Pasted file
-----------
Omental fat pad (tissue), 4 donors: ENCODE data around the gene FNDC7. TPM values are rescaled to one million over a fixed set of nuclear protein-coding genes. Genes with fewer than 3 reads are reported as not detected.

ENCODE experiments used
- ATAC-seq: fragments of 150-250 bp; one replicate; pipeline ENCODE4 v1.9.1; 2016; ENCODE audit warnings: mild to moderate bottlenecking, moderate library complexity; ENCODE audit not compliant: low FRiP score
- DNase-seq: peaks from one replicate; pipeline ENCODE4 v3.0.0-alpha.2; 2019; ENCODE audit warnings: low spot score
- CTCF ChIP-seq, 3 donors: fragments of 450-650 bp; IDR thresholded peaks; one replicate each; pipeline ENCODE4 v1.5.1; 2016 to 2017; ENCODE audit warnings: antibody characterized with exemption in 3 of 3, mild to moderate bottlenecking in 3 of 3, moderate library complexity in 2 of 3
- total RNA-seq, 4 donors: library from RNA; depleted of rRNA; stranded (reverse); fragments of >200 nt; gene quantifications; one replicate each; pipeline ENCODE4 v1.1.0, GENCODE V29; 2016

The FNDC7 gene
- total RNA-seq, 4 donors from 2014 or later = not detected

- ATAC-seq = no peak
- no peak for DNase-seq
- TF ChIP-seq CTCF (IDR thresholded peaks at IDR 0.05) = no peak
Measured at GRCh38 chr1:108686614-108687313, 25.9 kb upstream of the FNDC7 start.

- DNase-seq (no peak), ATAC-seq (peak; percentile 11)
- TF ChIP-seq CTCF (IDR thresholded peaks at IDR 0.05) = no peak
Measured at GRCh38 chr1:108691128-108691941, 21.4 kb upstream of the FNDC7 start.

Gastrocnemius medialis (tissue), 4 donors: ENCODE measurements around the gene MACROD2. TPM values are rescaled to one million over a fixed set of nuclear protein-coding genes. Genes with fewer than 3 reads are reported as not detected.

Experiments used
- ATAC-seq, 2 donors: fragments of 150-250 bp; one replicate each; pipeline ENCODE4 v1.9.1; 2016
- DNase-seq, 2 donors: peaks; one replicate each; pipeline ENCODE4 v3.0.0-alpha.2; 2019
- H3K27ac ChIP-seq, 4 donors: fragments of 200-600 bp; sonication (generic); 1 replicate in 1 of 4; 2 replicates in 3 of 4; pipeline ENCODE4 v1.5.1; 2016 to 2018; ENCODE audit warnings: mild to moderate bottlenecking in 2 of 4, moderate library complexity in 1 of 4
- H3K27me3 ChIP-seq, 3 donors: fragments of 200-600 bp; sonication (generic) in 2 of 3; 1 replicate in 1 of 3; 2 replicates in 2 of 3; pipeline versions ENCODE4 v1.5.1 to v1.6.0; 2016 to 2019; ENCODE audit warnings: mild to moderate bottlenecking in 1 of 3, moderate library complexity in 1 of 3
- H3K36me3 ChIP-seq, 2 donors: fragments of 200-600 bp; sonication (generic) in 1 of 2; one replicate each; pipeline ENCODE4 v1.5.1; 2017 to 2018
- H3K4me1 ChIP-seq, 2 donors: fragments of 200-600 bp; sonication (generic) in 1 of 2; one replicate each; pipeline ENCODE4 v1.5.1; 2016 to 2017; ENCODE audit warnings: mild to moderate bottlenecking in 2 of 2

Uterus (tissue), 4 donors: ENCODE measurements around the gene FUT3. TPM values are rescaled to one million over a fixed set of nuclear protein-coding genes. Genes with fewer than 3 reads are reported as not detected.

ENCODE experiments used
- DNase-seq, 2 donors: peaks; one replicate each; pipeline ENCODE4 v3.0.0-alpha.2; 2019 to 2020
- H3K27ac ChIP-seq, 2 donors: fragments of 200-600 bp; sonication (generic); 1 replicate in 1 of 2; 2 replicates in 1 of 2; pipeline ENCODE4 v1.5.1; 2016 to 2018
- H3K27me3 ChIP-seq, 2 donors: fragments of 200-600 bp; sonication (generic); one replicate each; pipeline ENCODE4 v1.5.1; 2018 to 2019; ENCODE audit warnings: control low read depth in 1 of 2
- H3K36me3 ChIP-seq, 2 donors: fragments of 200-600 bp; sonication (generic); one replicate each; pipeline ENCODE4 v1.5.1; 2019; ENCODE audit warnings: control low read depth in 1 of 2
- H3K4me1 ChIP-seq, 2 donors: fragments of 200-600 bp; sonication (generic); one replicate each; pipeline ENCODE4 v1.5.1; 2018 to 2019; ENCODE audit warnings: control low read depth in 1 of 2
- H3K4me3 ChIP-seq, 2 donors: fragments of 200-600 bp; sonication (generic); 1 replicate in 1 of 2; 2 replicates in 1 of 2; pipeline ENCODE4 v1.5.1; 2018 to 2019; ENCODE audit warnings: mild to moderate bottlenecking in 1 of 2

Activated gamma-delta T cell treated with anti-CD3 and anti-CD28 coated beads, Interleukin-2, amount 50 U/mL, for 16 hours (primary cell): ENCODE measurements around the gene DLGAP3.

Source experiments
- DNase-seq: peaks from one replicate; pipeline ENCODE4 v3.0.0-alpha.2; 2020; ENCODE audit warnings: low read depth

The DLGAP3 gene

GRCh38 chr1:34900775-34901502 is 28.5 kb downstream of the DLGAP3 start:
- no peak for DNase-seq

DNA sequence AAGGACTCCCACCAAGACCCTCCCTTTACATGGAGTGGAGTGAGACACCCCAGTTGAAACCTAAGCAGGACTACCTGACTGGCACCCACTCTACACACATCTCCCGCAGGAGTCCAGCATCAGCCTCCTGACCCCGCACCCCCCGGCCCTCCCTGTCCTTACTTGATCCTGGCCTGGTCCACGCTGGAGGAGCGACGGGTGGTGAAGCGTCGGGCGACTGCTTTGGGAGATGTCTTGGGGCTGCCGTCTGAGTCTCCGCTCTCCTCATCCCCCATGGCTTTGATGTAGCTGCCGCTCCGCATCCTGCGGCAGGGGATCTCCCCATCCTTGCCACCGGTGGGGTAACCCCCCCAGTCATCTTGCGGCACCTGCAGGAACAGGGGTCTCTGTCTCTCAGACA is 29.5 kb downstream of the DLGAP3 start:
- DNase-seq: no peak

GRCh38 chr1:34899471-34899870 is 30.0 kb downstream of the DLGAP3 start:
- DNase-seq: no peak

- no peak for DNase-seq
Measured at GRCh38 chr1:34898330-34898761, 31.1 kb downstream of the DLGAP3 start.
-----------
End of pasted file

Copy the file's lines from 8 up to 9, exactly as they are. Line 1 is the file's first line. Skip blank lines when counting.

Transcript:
- total RNA-seq, 4 donors from 2014 or later = not detected

- ATAC-seq = no peak